An educator often serves as the important middle point between knowledge and understanding. To accept that education is the building blocks for the rest of a person's life is also to acknowledge that the correct learning habits are needed.
Holmesglen graduate Rachael Collier works alongside these aims each day. Having studied early childhood education, she now splits her time between kindergarten work and agency roles at schools and day cares.
"We want children to learn how to learn. All of them have a spark. In early childhood, we want them to go into school with a love of learning," Rachael says.
Having received the tools to teach others, Rachael now helps young children in their important development period. "We all have our strengths," she asserts. "Every child comes with different experiences before that point and they are authentic and genuine for those children, so you can't disregard it."
Having won the Outstanding Higher Education Student award at Holmesglen's 19th Annual Awards Festival, Rachael sees education also as a means to grow our next generation of leaders.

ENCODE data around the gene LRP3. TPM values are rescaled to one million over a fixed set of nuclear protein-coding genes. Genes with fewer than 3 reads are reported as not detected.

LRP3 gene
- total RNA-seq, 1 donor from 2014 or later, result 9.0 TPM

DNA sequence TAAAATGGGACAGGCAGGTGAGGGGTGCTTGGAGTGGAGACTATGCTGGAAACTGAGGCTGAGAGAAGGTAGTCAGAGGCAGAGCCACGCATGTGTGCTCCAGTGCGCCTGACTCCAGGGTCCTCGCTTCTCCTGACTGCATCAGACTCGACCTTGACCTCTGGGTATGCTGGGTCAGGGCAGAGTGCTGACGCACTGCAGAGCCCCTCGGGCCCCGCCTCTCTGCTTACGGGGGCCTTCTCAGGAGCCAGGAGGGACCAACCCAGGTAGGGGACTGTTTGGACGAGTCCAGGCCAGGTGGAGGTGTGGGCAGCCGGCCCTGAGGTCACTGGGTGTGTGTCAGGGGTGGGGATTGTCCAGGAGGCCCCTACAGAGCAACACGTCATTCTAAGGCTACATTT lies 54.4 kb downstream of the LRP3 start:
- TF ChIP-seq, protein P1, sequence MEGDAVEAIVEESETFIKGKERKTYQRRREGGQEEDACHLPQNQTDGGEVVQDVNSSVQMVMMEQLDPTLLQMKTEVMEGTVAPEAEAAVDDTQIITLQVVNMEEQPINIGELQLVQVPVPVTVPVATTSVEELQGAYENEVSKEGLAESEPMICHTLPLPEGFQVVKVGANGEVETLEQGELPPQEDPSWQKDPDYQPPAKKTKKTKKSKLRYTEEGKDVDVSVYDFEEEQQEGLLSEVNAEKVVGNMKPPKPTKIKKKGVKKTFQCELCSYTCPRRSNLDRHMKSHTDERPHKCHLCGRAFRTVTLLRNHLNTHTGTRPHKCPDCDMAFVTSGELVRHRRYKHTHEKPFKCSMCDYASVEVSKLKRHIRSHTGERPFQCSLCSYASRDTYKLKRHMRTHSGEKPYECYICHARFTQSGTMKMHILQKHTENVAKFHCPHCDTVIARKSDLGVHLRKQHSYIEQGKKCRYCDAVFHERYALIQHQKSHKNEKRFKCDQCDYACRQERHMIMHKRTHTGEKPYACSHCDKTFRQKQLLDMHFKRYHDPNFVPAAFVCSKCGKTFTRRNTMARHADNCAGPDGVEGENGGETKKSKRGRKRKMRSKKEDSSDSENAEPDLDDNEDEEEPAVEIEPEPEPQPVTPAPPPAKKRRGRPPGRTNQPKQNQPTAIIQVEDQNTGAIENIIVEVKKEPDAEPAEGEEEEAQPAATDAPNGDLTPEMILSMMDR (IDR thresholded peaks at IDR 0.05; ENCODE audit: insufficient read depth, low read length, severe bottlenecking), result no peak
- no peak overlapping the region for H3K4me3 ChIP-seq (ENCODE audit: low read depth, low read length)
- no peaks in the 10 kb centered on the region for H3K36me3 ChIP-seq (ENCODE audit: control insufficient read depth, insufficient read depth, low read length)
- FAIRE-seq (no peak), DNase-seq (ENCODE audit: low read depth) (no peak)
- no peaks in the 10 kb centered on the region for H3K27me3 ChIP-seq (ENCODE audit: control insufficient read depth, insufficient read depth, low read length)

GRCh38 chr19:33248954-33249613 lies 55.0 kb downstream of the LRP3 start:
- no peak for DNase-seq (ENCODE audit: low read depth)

"To solve problems we need really creative thinking. We need people who have got that creative mind. We need people who can generate ideas. To solve problems you need to see something not as it is, but how it could be."
Having always had a desire to pursue teaching, Rachael came to Holmesglen on the advice of a neighbour. Her passion for the role is now reflected in the positive messages she passes on to her pupils. "It's about trying and then trying again. It's about resilience. We need to learn to try again and just get back up and keep going."
Furthermore, Rachael, through a Holmesglen program, travelled to Bangkok on a two-week work placement opportunity. Together with a Holmesglen lecturer and fellow student, she taught English at a local government school. With Thailand's education focused on a delivery method of teaching, the international excursion gave Rachael perspective. "It was really different, but it gave us that understanding," she says.
With our classrooms, like our society, becoming increasingly multicultural, Rachael now has key cultural insights, which help with her current education roles. She has lived in Samoa previously and also cites a Facebook group, shared with fellow Holmesglen early childhood graduates, as a supportive avenue to share advice.
Through teaching, Rachael found her joy and is now keen to encourage the same level of aspirations with her students.
"If we are all doing something that we want to do, firstly we'd be good at it and also we'd be happy. It would make for a nicer world."
Rachael maintains a desire to complete her research masters but, like any fulfilling role, it's the little experiences along the way that justify the hard work.
"The other day a grade six student ran up to me and said, "Mrs Collier, I love your teaching.' To me, it was really encouraging."